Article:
A major bard of the Windy City returns, this time with a novel devoted to the mob era and some of its more minor players.
Aside from a few questionable forays into right-wing politics, Mamet (Three War Stories, 2013, etc.) is heard from too little these days. That’s unfortunate, because few writers are better at bringing the smart, charged dialogue of the theater into conventional prose. "They loved your quip, about 'he died of a broken heart,'" says Parlow, a journeyman writer on every topic of culture and commerce imaginable, to his pal Mike Hodge, a hard-boiled reporter for the Trib who is much admired and much feared. “You should have been there, they picked up the tab for dinner.” “They” are one of the several crews of very bad gangsters who have just “iced” Jacob Weiss, a showman knee-deep in misbehavior. But who? Therein hangs one of several mysteries, the largest of them the identity of the fellow who iced Mike’s girlfriend, Annie Walsh, as Mike and she were freshening up after a tryst. Not a good idea: Mike is a former fighter ace (“He had killed in France, in the air, which he did not mind at all; and killed strafing ground troops, which upset him”) who won’t be thrown off a scent—and the stench of murder and mayhem is thick. The story moves at a careening pace, drawing on a small but memorable cast of characters, with cameos by a few historical figures; the palaver isn’t as snappy as, say, House of Games, but it’s brisk and believable. Readers should note that there’s scarcely an ethnic group that doesn’t come in for a slur along the way, but that’s part of the verisimilitude: these are not nice people, excepting the deceased Annie—and even she has a few dark corners. Of a piece with character studies such as E.L. Doctorow’s Ragtime and John Sayles’ Eight Men Out, Mamet’s book does Chicago—and organized crime—proud.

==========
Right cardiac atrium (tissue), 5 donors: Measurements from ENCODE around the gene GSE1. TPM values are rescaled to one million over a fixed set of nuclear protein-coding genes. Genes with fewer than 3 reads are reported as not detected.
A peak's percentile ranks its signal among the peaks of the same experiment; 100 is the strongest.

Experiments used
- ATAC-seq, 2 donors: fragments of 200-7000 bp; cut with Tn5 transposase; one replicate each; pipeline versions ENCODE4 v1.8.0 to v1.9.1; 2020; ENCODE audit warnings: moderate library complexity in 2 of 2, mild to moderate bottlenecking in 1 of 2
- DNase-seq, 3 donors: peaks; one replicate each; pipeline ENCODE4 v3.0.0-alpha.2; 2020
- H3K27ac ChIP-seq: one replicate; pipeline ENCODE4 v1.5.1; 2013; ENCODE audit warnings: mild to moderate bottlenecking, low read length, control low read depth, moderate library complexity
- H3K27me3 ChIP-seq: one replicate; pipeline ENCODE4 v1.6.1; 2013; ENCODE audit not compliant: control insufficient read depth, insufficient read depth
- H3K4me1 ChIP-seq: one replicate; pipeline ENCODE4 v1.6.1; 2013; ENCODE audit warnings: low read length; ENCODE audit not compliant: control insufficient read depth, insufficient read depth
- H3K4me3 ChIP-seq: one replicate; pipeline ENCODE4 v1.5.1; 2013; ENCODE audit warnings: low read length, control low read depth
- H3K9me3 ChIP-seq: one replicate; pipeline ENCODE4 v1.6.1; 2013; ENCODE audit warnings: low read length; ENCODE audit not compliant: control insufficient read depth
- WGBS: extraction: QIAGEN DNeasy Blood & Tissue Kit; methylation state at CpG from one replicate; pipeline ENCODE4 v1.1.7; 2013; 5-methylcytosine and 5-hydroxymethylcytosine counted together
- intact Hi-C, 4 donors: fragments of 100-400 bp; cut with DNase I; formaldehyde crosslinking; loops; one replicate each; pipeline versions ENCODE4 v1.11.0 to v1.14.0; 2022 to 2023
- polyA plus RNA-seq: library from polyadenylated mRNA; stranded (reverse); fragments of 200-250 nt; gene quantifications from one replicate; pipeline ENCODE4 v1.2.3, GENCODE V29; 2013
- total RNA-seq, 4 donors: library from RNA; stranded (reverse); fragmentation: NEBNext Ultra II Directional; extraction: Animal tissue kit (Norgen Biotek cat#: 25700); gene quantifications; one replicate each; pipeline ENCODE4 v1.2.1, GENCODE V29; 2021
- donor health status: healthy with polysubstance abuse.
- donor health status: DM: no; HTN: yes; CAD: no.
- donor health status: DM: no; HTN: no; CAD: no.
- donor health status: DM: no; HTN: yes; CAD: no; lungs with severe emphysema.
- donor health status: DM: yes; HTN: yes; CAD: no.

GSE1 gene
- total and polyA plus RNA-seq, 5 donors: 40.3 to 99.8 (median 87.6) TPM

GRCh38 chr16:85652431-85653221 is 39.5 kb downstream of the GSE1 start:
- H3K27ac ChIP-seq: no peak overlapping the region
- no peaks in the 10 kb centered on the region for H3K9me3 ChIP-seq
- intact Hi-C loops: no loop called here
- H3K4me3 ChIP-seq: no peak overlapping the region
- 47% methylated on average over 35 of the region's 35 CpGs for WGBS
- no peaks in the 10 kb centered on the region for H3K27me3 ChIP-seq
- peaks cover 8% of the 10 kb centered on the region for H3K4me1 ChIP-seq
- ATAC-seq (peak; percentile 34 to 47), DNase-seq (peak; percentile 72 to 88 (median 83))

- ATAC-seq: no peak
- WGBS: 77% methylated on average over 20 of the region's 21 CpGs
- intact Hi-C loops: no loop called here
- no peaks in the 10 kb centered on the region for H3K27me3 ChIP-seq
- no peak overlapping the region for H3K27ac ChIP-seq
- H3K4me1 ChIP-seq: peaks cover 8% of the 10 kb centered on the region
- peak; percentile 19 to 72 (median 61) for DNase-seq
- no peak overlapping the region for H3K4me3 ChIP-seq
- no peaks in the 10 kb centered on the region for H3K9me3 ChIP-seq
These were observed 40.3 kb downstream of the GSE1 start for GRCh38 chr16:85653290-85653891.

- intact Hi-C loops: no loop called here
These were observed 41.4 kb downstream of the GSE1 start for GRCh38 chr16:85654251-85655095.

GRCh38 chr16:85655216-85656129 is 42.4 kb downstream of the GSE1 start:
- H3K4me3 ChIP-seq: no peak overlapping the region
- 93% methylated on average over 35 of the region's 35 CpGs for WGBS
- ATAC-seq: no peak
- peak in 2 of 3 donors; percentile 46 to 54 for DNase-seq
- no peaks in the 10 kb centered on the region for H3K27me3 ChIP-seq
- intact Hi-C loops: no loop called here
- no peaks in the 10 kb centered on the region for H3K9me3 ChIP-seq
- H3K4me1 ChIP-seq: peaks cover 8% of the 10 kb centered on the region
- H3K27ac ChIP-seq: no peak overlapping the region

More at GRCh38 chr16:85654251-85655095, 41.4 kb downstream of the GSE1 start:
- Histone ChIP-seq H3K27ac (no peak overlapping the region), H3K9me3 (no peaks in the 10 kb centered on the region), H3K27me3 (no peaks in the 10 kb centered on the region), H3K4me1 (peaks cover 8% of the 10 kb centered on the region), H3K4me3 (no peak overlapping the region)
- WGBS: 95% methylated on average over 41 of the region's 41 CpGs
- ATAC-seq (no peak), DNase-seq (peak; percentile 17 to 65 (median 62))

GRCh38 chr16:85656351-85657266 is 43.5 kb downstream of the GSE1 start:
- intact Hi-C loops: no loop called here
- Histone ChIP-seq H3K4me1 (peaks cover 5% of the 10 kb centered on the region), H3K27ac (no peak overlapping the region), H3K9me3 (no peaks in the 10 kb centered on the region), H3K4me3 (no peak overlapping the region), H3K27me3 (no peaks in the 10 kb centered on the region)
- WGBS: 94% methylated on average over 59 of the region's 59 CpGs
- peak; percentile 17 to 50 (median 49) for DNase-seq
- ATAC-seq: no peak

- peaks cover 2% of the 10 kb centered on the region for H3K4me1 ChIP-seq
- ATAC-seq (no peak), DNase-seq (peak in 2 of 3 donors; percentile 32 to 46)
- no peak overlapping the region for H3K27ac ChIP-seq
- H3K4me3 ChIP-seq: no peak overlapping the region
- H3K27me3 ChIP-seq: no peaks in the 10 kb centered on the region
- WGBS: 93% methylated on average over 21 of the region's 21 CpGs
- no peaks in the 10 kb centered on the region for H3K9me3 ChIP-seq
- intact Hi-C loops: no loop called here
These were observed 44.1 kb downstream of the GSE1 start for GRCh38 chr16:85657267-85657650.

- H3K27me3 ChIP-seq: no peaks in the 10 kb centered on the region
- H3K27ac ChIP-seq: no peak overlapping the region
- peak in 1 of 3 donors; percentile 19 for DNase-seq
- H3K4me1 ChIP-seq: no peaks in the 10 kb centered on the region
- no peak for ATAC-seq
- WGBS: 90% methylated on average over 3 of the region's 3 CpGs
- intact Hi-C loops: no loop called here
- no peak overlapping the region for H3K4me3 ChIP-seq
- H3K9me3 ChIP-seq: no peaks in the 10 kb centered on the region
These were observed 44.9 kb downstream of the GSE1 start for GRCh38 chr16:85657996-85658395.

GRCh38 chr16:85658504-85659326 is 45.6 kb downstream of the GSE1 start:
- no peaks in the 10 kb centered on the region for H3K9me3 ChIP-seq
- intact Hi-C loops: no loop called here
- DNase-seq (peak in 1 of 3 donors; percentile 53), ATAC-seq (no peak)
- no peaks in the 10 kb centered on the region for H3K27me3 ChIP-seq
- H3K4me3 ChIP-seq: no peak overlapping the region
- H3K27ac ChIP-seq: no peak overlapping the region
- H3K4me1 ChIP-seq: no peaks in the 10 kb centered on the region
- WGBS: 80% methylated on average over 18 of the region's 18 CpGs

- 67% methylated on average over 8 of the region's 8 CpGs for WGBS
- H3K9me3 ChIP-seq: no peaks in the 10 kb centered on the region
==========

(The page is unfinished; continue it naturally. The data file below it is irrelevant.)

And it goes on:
An evocative, impressive return that Mamet fans will welcome.